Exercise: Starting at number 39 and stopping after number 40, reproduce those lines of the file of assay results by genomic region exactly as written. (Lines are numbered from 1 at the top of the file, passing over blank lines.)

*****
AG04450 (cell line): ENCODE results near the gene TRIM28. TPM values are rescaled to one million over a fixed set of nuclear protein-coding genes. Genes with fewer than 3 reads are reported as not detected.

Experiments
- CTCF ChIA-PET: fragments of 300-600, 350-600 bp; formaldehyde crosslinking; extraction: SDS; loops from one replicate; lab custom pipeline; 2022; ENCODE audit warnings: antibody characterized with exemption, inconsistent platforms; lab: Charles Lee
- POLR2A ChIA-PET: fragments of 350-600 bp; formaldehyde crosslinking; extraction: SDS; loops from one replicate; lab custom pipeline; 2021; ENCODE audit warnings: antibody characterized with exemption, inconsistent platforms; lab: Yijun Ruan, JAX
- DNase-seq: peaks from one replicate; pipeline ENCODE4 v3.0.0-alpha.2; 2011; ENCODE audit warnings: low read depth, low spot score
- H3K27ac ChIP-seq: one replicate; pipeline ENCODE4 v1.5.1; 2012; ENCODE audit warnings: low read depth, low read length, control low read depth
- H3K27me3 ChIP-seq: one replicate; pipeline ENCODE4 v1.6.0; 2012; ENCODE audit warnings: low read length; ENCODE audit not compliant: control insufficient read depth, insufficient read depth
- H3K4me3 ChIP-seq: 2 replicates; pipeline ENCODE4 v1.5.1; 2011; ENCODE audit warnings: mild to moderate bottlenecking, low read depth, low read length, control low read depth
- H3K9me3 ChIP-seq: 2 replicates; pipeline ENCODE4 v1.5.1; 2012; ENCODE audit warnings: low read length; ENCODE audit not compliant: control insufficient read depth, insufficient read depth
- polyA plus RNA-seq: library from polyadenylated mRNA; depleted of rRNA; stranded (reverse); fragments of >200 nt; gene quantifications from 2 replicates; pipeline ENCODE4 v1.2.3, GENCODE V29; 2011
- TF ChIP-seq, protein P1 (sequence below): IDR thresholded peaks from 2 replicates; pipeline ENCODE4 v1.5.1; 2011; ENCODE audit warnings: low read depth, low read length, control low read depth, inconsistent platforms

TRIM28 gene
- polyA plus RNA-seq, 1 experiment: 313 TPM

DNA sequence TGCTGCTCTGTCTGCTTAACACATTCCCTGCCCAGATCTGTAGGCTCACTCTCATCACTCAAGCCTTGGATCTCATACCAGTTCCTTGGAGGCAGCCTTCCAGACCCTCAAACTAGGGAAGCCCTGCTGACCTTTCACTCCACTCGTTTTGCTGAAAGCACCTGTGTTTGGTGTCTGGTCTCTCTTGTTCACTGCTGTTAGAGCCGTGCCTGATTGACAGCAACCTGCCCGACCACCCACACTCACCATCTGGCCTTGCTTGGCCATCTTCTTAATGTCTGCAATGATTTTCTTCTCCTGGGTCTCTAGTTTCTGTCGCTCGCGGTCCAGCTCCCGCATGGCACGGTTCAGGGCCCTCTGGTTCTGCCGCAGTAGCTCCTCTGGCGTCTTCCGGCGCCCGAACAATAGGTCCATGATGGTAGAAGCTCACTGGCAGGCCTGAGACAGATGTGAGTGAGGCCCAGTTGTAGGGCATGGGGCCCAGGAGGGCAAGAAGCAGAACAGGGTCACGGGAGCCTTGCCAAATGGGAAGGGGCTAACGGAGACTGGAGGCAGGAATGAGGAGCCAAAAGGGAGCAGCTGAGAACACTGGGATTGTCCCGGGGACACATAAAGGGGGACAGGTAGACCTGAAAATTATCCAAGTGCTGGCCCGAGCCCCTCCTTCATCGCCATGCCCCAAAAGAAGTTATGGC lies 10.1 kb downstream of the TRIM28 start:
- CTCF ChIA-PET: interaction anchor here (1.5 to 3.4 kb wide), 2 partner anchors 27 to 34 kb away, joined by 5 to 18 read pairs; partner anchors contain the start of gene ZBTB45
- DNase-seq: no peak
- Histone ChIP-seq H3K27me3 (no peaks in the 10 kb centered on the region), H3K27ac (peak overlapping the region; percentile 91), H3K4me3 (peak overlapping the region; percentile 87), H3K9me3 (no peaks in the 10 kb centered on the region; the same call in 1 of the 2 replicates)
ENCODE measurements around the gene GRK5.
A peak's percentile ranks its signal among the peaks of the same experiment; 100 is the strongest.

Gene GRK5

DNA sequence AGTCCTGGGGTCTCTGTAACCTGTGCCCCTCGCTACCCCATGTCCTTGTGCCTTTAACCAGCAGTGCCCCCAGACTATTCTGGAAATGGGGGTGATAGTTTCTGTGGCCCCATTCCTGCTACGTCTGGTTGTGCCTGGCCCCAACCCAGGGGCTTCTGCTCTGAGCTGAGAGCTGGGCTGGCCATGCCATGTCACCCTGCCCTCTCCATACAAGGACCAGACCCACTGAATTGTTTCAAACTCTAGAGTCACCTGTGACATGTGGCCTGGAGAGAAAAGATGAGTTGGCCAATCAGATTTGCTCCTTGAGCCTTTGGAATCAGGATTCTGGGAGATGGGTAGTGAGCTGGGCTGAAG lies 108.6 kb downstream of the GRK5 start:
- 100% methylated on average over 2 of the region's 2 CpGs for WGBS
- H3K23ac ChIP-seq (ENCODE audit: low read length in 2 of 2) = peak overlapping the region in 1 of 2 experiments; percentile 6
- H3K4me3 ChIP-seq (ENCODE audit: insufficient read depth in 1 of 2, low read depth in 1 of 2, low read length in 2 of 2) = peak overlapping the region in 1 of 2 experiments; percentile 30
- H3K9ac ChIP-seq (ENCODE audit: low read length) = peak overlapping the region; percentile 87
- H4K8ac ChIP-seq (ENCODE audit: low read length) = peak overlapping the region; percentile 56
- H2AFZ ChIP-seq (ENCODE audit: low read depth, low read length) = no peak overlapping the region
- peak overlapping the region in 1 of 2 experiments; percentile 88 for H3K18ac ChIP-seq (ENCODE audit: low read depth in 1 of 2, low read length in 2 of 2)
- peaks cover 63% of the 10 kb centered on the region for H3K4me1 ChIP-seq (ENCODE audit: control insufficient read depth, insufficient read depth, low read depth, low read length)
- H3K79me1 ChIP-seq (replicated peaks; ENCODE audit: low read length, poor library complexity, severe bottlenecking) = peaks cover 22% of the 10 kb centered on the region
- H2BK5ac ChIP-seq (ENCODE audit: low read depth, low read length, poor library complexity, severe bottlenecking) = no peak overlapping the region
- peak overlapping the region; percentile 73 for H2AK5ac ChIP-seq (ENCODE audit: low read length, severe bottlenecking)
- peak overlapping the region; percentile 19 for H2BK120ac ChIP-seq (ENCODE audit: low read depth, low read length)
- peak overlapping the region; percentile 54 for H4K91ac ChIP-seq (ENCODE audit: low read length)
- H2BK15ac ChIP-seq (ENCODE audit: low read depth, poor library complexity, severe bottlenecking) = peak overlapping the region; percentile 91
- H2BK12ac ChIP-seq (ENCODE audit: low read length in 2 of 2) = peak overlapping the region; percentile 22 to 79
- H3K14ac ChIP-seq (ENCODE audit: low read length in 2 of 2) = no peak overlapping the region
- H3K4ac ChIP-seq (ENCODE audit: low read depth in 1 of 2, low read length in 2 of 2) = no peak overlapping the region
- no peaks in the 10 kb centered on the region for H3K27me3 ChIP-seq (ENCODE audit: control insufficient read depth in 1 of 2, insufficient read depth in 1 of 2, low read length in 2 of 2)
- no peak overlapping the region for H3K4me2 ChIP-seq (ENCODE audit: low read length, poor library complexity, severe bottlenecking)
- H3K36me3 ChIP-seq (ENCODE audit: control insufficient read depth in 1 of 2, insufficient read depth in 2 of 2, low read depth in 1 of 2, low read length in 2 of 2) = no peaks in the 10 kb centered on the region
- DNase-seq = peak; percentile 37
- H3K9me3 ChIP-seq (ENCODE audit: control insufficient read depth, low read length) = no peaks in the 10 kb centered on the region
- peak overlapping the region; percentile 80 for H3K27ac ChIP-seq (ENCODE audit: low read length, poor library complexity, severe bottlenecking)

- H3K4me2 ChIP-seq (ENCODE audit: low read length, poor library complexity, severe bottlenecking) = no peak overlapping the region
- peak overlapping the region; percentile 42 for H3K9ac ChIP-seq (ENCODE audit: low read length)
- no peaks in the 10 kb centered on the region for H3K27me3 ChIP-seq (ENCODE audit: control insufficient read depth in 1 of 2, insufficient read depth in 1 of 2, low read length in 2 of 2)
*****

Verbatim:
- no peaks in the 10 kb centered on the region for H3K27me3 ChIP-seq (ENCODE audit: control insufficient read depth in 1 of 2, insufficient read depth in 1 of 2, low read length in 2 of 2)
- no peak overlapping the region for H3K4me2 ChIP-seq (ENCODE audit: low read length, poor library complexity, severe bottlenecking)